Ultrasounds are not used by a lot of practitioners. But we use ultrasounds to look at everyone to see how soft tissue looks. We have seen enough people to know that the ligaments break down over time and this causes pain. Ligaments also make the joint loose which can cause arthritis.
When looking at somebody’s ultrasound, we don’t do it with our patients just they’re sitting or lying down. We get to see what happens if they move about therefore allowing us to see the difference when they are ambulatory and in movement. We will be able to identify findings that don’t show up as major problems yet.
We take into consideration the pain experienced by the patient. This type of pain happens every time they take a walk and then once the joint warms up, it somehow starts to move. This pain can go away, most people report. But this may be the small “canary in the cave” that’s signaling a progression. It could land itself towards an arthritic joint 5-20 years down the road.
It is historically recommended that people exercise to keep their bodies healthy. When you exercise, your muscles become stronger and can help support the ligaments. Here at Wellward, we have advanced therapies that help us recreate the stability of a joint.
Surgery is a last resort, but it’s not as simple or gentle of an option. It’s more like cutting up the body of your car to get at its wheels for you to fix alignment issues with a precision that can be difficult without making any permanent changes to what happens after surgery.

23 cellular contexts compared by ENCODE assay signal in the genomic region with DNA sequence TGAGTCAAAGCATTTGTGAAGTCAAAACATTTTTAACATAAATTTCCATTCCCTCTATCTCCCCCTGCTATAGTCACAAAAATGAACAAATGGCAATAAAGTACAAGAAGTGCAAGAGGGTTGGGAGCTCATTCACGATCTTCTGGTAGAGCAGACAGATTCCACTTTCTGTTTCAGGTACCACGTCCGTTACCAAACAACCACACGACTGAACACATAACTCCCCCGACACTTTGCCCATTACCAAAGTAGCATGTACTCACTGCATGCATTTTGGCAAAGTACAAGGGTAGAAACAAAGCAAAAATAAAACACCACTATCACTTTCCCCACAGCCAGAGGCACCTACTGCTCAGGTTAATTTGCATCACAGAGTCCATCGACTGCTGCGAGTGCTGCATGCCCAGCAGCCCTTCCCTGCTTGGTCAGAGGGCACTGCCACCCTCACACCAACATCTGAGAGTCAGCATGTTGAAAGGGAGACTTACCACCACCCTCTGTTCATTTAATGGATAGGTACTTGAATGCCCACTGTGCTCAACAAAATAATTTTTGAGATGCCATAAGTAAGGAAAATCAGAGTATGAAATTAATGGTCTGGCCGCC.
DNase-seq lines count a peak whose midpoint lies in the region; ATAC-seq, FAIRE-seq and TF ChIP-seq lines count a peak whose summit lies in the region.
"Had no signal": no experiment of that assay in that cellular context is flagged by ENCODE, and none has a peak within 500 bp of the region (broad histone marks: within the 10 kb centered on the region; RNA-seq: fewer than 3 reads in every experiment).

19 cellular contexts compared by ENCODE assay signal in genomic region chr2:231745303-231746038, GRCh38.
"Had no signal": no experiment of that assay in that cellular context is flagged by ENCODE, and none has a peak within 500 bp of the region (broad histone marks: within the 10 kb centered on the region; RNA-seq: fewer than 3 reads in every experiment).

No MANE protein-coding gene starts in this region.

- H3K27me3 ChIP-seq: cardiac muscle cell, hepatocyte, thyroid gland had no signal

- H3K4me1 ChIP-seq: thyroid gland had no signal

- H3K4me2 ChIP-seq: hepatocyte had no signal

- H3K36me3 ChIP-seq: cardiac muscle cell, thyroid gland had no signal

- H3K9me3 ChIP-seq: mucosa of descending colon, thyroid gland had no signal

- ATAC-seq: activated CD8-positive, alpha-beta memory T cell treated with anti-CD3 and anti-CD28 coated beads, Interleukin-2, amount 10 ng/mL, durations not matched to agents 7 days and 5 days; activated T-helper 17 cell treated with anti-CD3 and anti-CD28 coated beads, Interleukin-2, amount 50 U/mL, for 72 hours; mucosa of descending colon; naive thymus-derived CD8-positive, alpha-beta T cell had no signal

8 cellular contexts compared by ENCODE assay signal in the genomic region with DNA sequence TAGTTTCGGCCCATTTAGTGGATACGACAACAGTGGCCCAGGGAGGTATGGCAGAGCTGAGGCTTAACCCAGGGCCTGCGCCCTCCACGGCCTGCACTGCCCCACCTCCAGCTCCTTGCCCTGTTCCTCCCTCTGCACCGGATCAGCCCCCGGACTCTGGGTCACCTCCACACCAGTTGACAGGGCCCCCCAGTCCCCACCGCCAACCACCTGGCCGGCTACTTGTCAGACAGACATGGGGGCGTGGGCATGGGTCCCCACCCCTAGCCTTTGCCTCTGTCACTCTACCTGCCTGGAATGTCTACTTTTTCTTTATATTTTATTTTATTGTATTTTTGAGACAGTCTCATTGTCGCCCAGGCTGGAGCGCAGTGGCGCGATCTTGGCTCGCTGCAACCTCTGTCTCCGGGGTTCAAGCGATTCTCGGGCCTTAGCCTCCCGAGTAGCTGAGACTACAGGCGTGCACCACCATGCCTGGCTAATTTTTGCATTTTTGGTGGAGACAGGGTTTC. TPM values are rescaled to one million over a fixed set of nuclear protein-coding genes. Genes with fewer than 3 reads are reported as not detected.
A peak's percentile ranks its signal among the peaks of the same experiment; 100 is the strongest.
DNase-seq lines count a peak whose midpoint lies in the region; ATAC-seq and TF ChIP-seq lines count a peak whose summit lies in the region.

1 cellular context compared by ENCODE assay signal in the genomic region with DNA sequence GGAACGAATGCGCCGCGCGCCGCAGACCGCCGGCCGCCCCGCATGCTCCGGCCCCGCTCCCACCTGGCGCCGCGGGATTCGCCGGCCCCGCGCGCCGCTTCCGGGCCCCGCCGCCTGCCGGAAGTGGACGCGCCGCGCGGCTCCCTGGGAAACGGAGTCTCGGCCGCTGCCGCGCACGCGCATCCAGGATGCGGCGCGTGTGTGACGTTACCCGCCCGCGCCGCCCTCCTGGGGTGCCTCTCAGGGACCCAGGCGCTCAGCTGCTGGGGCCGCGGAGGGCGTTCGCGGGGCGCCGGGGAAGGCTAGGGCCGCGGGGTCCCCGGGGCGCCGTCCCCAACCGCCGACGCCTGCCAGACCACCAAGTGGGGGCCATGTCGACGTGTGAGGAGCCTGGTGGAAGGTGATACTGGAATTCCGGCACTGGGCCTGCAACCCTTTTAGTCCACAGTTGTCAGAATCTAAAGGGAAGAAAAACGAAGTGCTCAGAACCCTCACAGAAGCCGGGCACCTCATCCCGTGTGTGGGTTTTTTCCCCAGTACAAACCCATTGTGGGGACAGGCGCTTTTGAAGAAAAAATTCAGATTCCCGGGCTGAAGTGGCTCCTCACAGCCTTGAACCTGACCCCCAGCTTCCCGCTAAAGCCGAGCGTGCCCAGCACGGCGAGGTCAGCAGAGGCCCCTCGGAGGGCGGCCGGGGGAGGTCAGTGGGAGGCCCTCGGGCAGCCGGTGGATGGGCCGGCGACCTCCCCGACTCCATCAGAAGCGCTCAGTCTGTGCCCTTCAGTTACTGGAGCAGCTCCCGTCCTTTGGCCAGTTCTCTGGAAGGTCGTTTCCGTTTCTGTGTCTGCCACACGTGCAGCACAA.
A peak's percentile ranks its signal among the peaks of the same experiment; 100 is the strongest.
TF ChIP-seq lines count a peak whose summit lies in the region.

Whereas we can do it under ultrasound, where we can see everything and then inject it with prolotherapy agents. These are medications that help stimulate repair in your body. We can use platelet-rich plasma (PRP), which are growth factors or rich growth factors that help stimulate repair response. We can also choose a bone marrow aspirate fat-related stem cells. These are regenerative options that will have a very robust response on the body to tighten the structures up.
There’s a spectrum of options. It just depends on how loose the wrinkling has been. These therapy options not only help out with some of the wrinkles but helps out with some of the symptoms that you might see with arthritis, for example, tendon issues and ligament issues.
The beauty of these regenerative therapies is that they will help reduce joint wrinkles. Then as time goes on, that joint will start to rebuild its cartilage. You can regrow cartilage on your own. but if it’s not going as quickly as it should be, or if you want a more robust response, there are also regenerative strategies that will help accelerate the growth of cartilage.
So, do joint wrinkles mean you’re going to get arthritis? The answer is complicated. It depends on a lot of factors including your age, genetics, and exposure history. However, if you have any concerns at all about developing arthritis, please schedule a discovery call with one of our experts who can help assess your risk and recommend the best regenerative therapy plan for you. Thanks for reading!
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DISCLAIMER: The information in this email is not intended nor implied to be a substitute for professional medical advice, diagnosis or treatment. All content is for general informational purposes only and does not replace a consultation with your own doctor/health professional